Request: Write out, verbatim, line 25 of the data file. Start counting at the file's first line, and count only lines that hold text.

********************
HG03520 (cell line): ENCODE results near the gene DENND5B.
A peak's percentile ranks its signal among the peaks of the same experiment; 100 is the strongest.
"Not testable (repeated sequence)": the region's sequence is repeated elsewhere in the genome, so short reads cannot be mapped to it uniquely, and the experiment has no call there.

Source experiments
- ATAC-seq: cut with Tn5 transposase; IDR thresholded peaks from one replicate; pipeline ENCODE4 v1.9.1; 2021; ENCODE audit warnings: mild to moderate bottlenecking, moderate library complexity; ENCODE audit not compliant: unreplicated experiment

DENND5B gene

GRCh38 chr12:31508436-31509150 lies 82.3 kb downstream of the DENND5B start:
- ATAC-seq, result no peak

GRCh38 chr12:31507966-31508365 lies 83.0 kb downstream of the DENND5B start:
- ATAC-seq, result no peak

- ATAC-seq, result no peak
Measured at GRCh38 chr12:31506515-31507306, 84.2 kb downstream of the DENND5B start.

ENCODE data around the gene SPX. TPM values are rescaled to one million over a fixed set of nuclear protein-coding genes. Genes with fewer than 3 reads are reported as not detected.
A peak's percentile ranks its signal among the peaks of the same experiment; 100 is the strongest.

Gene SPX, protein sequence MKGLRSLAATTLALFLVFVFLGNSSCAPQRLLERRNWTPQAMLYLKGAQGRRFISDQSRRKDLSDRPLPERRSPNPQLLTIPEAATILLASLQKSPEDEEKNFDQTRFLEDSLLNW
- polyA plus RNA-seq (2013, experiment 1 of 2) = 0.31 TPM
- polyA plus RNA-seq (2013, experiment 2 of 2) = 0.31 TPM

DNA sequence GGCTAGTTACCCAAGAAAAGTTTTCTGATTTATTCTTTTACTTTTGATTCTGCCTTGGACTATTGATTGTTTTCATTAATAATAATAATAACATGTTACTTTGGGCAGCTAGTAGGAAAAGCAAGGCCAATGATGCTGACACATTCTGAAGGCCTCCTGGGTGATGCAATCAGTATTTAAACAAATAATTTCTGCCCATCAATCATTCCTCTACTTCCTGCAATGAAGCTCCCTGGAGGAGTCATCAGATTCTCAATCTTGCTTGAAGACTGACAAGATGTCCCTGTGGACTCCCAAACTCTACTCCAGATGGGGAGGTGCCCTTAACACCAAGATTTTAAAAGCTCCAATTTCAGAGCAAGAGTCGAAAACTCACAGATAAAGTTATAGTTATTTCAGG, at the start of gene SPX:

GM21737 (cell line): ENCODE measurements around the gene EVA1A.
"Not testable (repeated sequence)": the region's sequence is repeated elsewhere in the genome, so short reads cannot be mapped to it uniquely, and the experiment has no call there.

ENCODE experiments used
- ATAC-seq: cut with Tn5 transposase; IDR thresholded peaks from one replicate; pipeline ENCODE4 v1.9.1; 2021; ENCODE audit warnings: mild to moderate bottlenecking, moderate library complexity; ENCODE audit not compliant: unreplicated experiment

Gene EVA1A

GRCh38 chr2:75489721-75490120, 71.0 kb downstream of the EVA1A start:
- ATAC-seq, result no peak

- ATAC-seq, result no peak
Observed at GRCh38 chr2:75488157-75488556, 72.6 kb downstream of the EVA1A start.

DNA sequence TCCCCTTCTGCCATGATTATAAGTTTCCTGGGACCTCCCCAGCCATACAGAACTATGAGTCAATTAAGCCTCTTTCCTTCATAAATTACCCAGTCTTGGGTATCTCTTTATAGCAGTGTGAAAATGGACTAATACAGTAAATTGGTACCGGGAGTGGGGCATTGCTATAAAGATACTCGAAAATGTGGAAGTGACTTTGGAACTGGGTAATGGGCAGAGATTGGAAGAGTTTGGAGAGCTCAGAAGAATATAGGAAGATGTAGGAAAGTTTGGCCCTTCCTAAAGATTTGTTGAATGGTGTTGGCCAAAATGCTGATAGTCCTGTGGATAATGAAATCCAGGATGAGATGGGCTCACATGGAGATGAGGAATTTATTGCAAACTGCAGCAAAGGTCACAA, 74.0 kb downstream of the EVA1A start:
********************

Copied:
- ATAC-seq, result no peak